Pan - Greek mythology - The myth of Pan - www.elcriso.it

Pan - Greek mythology - The myth of Pan - www.elcriso.it

MYTH OF PAN


Detail of the photo below

There are numerous legends that are told around the figure of the god Pan. Some claim he was the son ofZeusand of Callisto others ofHermesand of the nymph Driope (or Penelope) who, immediately after giving birth to him, abandoned him so much she was horrified by his ugliness. It was in fact Pan, more like an animal than a man in that the body was covered with bristly hair; yellowed fangs protruded from the mouth; the chin was covered with a thick beard; on the forehead it had two horns and instead of feet it had two goat hooves.


Pan and Dafni Heliodorus (III-II century BC)
marble, Roman copy of a Greek original, Farnese Collection, National Archaeological Museum, Naples (Italy)

Hermes, merciless from this child to whom nature had certainly not given any grace, decided to take him to Olympus in the presence of the other gods, where, despite his appearance, he was welcomed with kindness. Pan in fact had a jovial and courteous character and all the gods rejoiced in his presence (2). In particularDionysushe welcomed him with greater enthusiasm so much that he became one of his favorite companions and together they made raids through the woods and the countryside, enjoying each other's company.

Pan was basically a sylvan god who loved nature, loved to laugh and play. He loved and seduced many women including the nymph Eco and Piti, the goddess Artemis and Syringe, daughter of the river god Ladone, with whom he fell madly in love. The girl, however, not only did not share his love but when she saw him she fled in horror, terrified by his goat appearance. She ran and ran Syringe chased by Pan and realizing that she could not escape him she began to pray to her father to change her appearance so that Pan could not recognize her. Ladone, tormented by his daughter's prayers, turned her into a reed near a large swamp.

Pan tried in vain to grab her but the transformation happened before her eyes. Afflicted, he embraced the reeds but there was nothing more he could do for Syringe. At that point he severed the barrel, cut it into many pieces of different lengths and tied them together. He thus manufactured a musical instrument to which he gave the name of "syringe" (which to posterity is also known as the "pan flute") from the unfortunate girl who, in order not to submit to his love, was condemned to live forever as a reed .

Ovid (Metamorphosis) narrates: «Pan who, while returning from the Lyceum hill, saw her, her head surrounded by pine spikes, said these words to her ...». And there was nothing left but to tell them: how the nymph, deaf to prayers, fled through inaccessible places, until she reached the calm currents of sandy Ladone; how here, preventing the river from running further, invoked the sisters of the water to change its shape; like Pan, when she thought she had already grabbed Syringe, would squeeze a tuft of marsh reeds in place of her body and melt into sighs: then the wind, vibrating in the reeds, produced a delicate sound, similar to a moan and the god enchanted by the completely new sweetness of that music: "So, so I will continue to talk to you," he said, and, having welded together some unequal reeds with wax, he kept the name of his girl on the instrument.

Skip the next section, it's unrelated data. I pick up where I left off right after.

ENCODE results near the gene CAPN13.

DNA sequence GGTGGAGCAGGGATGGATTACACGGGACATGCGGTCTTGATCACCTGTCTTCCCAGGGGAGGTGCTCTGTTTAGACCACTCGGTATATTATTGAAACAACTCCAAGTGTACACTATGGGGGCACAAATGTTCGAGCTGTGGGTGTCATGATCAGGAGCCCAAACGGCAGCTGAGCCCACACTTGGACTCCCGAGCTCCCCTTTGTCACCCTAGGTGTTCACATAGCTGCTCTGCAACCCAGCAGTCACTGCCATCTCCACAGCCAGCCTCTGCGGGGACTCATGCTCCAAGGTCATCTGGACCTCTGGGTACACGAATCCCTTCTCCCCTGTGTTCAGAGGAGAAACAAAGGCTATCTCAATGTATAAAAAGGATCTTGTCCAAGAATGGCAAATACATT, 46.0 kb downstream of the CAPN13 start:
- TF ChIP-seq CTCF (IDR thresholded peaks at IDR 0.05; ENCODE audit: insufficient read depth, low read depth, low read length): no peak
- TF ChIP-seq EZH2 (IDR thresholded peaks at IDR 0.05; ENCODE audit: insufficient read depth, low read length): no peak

Pan playing the flute, Fresco, Royal Palace of Caserta (Italy)

Since then Pan went back to wandering in the woods, running and dancing with the nymphs and to frighten the wayfarers who crossed the woods: in fact, the deaf noises that were heard at night were attributed to the god (hence the saying "panic fear" or simply "panic" ).

Here is how the light-hearted Luciano (Dialoghi VIII) describes it:

«Bread (N R. alias Pan). Good of, oh Father Mercury
Mercury. Good of; but how am I a father to you?
P. Aren't you the Cilennium Mercury?
M. Yes, they are; but how are you my son?
P. I am your bastard, and born of love
M. By Jupiter! bastard perhaps of a beak and a goat. You, my, if you have horns, and that nose, and a beard
shaggy, and the forked feet and goats, and the tail on the buttocks?
P. With these insults that you say to me you demonstrate the ugliness of your son, or father. they look better on you,
that you know how to make children of this grace. What is my fault?
M. Who do you keep as a mother? Or would I have mugged a goat myself?
P. Not a goat, but remember well, if you ever did violence to a free girl in Arcadia. You bite your finger:
what are you looking for? and don't you remember? Icarus's daughter, Penelope.
M. And why did she make you not like me, but like a goat?
P. I will tell you his words. When she sent me to Arcadia, she said to me: O son, I am your mother
penelope Spartana; and know that your father is the god Mercury, offspring of Maia and Jupiter.
If you have horns and forked feet, don't be sorry; because when your father mixed with me,
to hide, he took the likeness of a goat; and yet you came like a goat.
M. For Jupiter. I remember a certain escapism. Therefore I, who am proud for beauty, and am still beardless,
I will be called your father, and at my expense I will make people laugh for such beautiful sonship.